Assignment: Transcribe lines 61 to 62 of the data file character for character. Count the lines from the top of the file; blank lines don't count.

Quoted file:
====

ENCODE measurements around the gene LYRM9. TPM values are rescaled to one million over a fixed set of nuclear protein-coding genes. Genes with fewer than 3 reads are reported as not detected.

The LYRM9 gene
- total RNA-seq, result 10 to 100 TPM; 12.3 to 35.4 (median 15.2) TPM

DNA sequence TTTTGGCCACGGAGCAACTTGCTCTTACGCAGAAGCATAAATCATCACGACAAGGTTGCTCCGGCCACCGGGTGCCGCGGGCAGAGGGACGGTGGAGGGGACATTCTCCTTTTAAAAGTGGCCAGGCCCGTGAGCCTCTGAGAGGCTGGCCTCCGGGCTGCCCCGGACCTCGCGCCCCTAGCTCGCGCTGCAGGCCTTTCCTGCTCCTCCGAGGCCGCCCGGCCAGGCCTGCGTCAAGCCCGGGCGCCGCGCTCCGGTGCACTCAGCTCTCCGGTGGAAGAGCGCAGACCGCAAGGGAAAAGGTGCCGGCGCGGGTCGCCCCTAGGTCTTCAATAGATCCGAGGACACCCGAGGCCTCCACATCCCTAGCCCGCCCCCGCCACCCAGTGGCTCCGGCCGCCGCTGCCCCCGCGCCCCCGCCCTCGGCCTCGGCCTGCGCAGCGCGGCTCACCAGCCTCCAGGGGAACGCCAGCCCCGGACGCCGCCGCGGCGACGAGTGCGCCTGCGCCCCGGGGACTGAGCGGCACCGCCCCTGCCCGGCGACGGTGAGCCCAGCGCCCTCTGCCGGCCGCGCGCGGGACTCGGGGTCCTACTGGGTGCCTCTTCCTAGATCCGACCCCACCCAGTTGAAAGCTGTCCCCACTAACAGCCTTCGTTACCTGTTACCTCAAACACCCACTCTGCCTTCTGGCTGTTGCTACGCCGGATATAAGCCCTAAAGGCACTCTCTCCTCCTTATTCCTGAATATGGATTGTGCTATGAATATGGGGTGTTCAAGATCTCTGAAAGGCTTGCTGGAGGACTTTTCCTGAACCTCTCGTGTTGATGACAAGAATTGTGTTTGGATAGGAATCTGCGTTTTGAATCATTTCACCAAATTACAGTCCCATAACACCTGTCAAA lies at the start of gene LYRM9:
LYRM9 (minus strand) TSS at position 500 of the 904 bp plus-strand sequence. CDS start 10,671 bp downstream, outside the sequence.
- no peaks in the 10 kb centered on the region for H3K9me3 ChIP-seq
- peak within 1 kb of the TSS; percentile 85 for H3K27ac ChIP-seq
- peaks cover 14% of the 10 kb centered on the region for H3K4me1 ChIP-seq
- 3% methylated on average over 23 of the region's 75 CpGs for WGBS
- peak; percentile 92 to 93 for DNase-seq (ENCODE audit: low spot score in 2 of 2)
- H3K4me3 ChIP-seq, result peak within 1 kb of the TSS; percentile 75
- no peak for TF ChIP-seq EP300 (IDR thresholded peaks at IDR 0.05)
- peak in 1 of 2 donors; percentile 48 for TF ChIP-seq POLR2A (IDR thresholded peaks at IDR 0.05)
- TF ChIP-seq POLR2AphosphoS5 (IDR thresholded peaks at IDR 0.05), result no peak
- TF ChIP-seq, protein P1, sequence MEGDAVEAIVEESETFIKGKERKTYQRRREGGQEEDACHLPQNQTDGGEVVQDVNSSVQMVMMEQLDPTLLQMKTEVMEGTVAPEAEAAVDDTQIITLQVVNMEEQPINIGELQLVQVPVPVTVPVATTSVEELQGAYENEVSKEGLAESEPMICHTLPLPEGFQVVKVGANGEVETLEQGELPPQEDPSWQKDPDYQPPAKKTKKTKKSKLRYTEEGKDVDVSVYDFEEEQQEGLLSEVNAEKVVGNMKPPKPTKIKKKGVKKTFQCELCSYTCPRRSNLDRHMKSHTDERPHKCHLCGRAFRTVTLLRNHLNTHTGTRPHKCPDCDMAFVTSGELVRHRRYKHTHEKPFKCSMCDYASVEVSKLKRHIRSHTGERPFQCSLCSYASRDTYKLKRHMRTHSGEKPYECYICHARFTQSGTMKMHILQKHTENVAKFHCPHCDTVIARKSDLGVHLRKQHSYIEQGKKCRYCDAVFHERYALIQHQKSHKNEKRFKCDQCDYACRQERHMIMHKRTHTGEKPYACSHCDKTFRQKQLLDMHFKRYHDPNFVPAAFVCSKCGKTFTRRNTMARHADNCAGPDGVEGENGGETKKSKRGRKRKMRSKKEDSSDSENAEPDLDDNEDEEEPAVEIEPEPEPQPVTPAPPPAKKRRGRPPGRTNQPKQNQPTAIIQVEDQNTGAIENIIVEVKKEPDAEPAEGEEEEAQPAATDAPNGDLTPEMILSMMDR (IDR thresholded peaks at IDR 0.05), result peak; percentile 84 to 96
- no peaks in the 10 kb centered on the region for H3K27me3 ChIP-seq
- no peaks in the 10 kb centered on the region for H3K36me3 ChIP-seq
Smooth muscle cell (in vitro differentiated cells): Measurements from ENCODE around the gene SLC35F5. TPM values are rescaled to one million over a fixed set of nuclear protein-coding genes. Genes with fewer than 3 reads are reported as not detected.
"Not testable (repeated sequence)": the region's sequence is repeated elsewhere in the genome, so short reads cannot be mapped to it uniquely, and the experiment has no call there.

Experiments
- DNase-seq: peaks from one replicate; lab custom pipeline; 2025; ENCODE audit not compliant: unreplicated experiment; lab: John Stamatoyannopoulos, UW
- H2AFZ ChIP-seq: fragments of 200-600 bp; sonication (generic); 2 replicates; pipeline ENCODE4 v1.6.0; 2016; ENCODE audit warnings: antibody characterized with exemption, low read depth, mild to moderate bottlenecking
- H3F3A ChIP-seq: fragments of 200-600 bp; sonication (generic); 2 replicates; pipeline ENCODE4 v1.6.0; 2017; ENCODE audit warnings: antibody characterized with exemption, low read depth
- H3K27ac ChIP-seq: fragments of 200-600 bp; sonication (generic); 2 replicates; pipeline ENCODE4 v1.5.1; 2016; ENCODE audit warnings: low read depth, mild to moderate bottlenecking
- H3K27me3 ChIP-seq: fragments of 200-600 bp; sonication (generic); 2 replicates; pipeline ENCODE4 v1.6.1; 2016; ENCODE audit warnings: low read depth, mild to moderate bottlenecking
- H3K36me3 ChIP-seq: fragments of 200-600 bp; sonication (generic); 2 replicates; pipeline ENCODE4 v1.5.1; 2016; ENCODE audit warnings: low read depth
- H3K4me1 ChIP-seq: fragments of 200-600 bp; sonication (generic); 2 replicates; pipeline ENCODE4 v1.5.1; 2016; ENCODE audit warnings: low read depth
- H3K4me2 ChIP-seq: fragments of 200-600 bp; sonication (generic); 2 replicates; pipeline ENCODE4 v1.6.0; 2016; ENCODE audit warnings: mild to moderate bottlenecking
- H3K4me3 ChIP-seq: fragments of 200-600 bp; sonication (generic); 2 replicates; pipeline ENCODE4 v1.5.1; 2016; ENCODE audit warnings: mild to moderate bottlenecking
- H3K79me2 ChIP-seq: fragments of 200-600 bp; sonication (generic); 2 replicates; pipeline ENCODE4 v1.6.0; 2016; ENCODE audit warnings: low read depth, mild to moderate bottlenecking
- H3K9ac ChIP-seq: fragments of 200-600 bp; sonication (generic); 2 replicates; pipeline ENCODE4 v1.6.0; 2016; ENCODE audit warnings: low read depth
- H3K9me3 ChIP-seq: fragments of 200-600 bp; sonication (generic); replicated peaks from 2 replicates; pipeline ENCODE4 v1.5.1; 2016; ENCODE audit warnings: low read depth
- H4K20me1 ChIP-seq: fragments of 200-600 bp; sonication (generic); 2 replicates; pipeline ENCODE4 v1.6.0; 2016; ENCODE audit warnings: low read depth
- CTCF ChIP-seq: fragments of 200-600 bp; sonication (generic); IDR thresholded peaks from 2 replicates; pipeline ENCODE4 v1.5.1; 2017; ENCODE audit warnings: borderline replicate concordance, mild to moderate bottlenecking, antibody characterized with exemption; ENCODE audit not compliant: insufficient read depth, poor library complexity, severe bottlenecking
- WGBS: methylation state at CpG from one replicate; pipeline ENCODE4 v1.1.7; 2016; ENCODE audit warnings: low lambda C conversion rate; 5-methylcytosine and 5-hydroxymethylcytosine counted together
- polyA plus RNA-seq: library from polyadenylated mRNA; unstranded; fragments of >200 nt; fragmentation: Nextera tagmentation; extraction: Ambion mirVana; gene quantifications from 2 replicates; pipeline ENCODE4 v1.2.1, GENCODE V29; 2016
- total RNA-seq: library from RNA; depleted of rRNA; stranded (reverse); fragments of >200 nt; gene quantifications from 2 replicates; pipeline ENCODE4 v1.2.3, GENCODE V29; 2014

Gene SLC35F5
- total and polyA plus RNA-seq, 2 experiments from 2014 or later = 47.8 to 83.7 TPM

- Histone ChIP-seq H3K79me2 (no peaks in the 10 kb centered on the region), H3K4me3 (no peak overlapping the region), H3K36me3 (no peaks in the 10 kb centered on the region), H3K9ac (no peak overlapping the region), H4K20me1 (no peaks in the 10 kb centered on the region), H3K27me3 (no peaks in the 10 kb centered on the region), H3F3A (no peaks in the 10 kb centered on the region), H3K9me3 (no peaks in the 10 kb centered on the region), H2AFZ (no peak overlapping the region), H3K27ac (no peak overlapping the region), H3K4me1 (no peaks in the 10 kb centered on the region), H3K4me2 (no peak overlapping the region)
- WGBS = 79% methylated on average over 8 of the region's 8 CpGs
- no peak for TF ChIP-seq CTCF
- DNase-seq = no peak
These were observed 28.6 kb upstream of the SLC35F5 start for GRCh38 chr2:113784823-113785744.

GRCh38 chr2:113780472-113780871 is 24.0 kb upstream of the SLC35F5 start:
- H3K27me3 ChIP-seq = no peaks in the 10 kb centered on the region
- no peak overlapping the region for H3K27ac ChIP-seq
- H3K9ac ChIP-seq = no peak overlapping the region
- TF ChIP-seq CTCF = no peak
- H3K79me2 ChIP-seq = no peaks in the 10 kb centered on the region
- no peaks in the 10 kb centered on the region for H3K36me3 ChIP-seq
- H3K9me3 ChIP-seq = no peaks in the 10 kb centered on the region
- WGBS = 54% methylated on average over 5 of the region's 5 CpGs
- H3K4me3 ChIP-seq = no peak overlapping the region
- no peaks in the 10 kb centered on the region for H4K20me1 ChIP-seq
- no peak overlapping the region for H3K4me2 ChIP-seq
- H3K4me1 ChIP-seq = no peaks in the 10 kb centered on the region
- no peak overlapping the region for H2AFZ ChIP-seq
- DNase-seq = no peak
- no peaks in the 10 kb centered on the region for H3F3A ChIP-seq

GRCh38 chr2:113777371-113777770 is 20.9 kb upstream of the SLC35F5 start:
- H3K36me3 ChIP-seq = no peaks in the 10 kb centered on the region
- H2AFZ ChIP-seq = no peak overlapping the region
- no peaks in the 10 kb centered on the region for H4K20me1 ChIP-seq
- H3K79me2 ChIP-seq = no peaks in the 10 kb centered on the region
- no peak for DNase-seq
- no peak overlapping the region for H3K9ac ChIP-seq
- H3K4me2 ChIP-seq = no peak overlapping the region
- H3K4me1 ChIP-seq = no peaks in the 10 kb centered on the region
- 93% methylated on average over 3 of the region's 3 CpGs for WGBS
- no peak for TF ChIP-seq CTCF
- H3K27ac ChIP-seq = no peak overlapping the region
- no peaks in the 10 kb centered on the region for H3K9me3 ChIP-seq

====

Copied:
GRCh38 chr2:113777371-113777770 is 20.9 kb upstream of the SLC35F5 start:
- H3K36me3 ChIP-seq = no peaks in the 10 kb centered on the region